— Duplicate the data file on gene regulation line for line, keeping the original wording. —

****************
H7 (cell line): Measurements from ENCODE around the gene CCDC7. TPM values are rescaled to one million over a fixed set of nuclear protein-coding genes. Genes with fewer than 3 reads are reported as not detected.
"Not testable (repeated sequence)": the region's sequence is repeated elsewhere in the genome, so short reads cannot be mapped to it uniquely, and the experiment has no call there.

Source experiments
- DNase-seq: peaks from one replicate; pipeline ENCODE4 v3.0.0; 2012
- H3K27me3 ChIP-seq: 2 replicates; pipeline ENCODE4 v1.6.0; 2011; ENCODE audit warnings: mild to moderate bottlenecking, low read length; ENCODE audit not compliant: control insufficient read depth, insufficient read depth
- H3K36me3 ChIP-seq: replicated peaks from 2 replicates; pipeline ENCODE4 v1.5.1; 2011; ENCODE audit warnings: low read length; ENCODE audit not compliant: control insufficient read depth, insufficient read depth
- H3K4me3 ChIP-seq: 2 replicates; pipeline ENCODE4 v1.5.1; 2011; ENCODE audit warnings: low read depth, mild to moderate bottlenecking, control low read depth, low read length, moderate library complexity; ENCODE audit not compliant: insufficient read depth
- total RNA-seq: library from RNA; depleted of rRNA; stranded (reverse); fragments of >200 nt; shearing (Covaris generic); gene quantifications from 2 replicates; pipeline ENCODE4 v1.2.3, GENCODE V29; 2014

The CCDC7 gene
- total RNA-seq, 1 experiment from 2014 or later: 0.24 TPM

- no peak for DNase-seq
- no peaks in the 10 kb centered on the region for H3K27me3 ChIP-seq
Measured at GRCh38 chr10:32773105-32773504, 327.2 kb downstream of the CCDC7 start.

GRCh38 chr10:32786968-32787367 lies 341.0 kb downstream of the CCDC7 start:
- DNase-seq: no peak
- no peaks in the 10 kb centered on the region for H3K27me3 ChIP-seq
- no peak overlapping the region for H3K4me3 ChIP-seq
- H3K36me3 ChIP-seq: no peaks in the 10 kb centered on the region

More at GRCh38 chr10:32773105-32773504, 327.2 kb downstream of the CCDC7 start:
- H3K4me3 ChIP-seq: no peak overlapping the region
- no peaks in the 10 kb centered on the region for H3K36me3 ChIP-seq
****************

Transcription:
H7 (cell line): Measurements from ENCODE around the gene CCDC7. TPM values are rescaled to one million over a fixed set of nuclear protein-coding genes. Genes with fewer than 3 reads are reported as not detected.
"Not testable (repeated sequence)": the region's sequence is repeated elsewhere in the genome, so short reads cannot be mapped to it uniquely, and the experiment has no call there.

Source experiments
- DNase-seq: peaks from one replicate; pipeline ENCODE4 v3.0.0; 2012
- H3K27me3 ChIP-seq: 2 replicates; pipeline ENCODE4 v1.6.0; 2011; ENCODE audit warnings: mild to moderate bottlenecking, low read length; ENCODE audit not compliant: control insufficient read depth, insufficient read depth
- H3K36me3 ChIP-seq: replicated peaks from 2 replicates; pipeline ENCODE4 v1.5.1; 2011; ENCODE audit warnings: low read length; ENCODE audit not compliant: control insufficient read depth, insufficient read depth
- H3K4me3 ChIP-seq: 2 replicates; pipeline ENCODE4 v1.5.1; 2011; ENCODE audit warnings: low read depth, mild to moderate bottlenecking, control low read depth, low read length, moderate library complexity; ENCODE audit not compliant: insufficient read depth
- total RNA-seq: library from RNA; depleted of rRNA; stranded (reverse); fragments of >200 nt; shearing (Covaris generic); gene quantifications from 2 replicates; pipeline ENCODE4 v1.2.3, GENCODE V29; 2014

The CCDC7 gene
- total RNA-seq, 1 experiment from 2014 or later: 0.24 TPM

- no peak for DNase-seq
- no peaks in the 10 kb centered on the region for H3K27me3 ChIP-seq
Measured at GRCh38 chr10:32773105-32773504, 327.2 kb downstream of the CCDC7 start.

GRCh38 chr10:32786968-32787367 lies 341.0 kb downstream of the CCDC7 start:
- DNase-seq: no peak
- no peaks in the 10 kb centered on the region for H3K27me3 ChIP-seq
- no peak overlapping the region for H3K4me3 ChIP-seq
- H3K36me3 ChIP-seq: no peaks in the 10 kb centered on the region

More at GRCh38 chr10:32773105-32773504, 327.2 kb downstream of the CCDC7 start:
- H3K4me3 ChIP-seq: no peak overlapping the region
- no peaks in the 10 kb centered on the region for H3K36me3 ChIP-seq